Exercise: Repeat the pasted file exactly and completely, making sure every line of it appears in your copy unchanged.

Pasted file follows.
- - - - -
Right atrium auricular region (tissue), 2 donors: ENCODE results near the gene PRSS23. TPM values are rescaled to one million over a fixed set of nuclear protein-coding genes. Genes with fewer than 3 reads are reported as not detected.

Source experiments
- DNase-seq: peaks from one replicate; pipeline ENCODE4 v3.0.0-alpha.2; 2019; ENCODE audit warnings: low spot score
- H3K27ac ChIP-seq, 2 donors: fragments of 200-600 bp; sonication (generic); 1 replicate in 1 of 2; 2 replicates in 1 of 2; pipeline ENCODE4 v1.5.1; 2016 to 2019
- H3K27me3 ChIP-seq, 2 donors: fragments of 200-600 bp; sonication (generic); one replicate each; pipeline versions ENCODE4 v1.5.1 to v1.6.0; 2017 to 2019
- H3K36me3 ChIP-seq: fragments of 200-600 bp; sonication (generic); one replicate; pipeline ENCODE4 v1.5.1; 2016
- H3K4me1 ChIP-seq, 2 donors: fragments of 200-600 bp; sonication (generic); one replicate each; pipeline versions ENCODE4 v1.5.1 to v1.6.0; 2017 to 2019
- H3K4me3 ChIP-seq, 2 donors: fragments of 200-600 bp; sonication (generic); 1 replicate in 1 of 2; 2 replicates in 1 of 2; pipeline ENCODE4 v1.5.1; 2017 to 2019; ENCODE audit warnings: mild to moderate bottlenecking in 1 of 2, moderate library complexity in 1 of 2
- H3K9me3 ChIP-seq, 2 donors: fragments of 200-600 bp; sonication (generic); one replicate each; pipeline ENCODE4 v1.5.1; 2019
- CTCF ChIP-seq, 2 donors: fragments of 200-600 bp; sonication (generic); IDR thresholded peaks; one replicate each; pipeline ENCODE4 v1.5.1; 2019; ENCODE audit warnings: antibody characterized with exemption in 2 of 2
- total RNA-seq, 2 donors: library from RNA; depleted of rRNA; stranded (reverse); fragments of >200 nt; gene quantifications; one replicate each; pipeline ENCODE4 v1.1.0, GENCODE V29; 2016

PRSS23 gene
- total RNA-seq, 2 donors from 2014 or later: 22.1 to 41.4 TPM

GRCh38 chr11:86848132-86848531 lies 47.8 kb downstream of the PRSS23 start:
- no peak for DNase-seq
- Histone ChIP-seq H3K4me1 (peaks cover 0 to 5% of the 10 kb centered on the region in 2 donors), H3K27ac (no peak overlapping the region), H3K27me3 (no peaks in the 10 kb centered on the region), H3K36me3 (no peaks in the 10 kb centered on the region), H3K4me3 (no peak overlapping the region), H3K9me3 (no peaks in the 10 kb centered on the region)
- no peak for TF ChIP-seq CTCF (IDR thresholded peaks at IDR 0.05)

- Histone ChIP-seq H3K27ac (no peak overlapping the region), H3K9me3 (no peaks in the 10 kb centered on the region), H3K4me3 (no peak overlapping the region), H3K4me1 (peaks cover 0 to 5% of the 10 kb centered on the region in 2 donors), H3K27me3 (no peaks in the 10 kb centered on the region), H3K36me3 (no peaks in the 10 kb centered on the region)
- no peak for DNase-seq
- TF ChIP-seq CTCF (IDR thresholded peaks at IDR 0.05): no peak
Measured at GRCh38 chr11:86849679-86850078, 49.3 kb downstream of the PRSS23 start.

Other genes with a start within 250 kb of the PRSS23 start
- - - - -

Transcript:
Right atrium auricular region (tissue), 2 donors: ENCODE results near the gene PRSS23. TPM values are rescaled to one million over a fixed set of nuclear protein-coding genes. Genes with fewer than 3 reads are reported as not detected.

Source experiments
- DNase-seq: peaks from one replicate; pipeline ENCODE4 v3.0.0-alpha.2; 2019; ENCODE audit warnings: low spot score
- H3K27ac ChIP-seq, 2 donors: fragments of 200-600 bp; sonication (generic); 1 replicate in 1 of 2; 2 replicates in 1 of 2; pipeline ENCODE4 v1.5.1; 2016 to 2019
- H3K27me3 ChIP-seq, 2 donors: fragments of 200-600 bp; sonication (generic); one replicate each; pipeline versions ENCODE4 v1.5.1 to v1.6.0; 2017 to 2019
- H3K36me3 ChIP-seq: fragments of 200-600 bp; sonication (generic); one replicate; pipeline ENCODE4 v1.5.1; 2016
- H3K4me1 ChIP-seq, 2 donors: fragments of 200-600 bp; sonication (generic); one replicate each; pipeline versions ENCODE4 v1.5.1 to v1.6.0; 2017 to 2019
- H3K4me3 ChIP-seq, 2 donors: fragments of 200-600 bp; sonication (generic); 1 replicate in 1 of 2; 2 replicates in 1 of 2; pipeline ENCODE4 v1.5.1; 2017 to 2019; ENCODE audit warnings: mild to moderate bottlenecking in 1 of 2, moderate library complexity in 1 of 2
- H3K9me3 ChIP-seq, 2 donors: fragments of 200-600 bp; sonication (generic); one replicate each; pipeline ENCODE4 v1.5.1; 2019
- CTCF ChIP-seq, 2 donors: fragments of 200-600 bp; sonication (generic); IDR thresholded peaks; one replicate each; pipeline ENCODE4 v1.5.1; 2019; ENCODE audit warnings: antibody characterized with exemption in 2 of 2
- total RNA-seq, 2 donors: library from RNA; depleted of rRNA; stranded (reverse); fragments of >200 nt; gene quantifications; one replicate each; pipeline ENCODE4 v1.1.0, GENCODE V29; 2016

PRSS23 gene
- total RNA-seq, 2 donors from 2014 or later: 22.1 to 41.4 TPM

GRCh38 chr11:86848132-86848531 lies 47.8 kb downstream of the PRSS23 start:
- no peak for DNase-seq
- Histone ChIP-seq H3K4me1 (peaks cover 0 to 5% of the 10 kb centered on the region in 2 donors), H3K27ac (no peak overlapping the region), H3K27me3 (no peaks in the 10 kb centered on the region), H3K36me3 (no peaks in the 10 kb centered on the region), H3K4me3 (no peak overlapping the region), H3K9me3 (no peaks in the 10 kb centered on the region)
- no peak for TF ChIP-seq CTCF (IDR thresholded peaks at IDR 0.05)

- Histone ChIP-seq H3K27ac (no peak overlapping the region), H3K9me3 (no peaks in the 10 kb centered on the region), H3K4me3 (no peak overlapping the region), H3K4me1 (peaks cover 0 to 5% of the 10 kb centered on the region in 2 donors), H3K27me3 (no peaks in the 10 kb centered on the region), H3K36me3 (no peaks in the 10 kb centered on the region)
- no peak for DNase-seq
- TF ChIP-seq CTCF (IDR thresholded peaks at IDR 0.05): no peak
Measured at GRCh38 chr11:86849679-86850078, 49.3 kb downstream of the PRSS23 start.

Other genes with a start within 250 kb of the PRSS23 start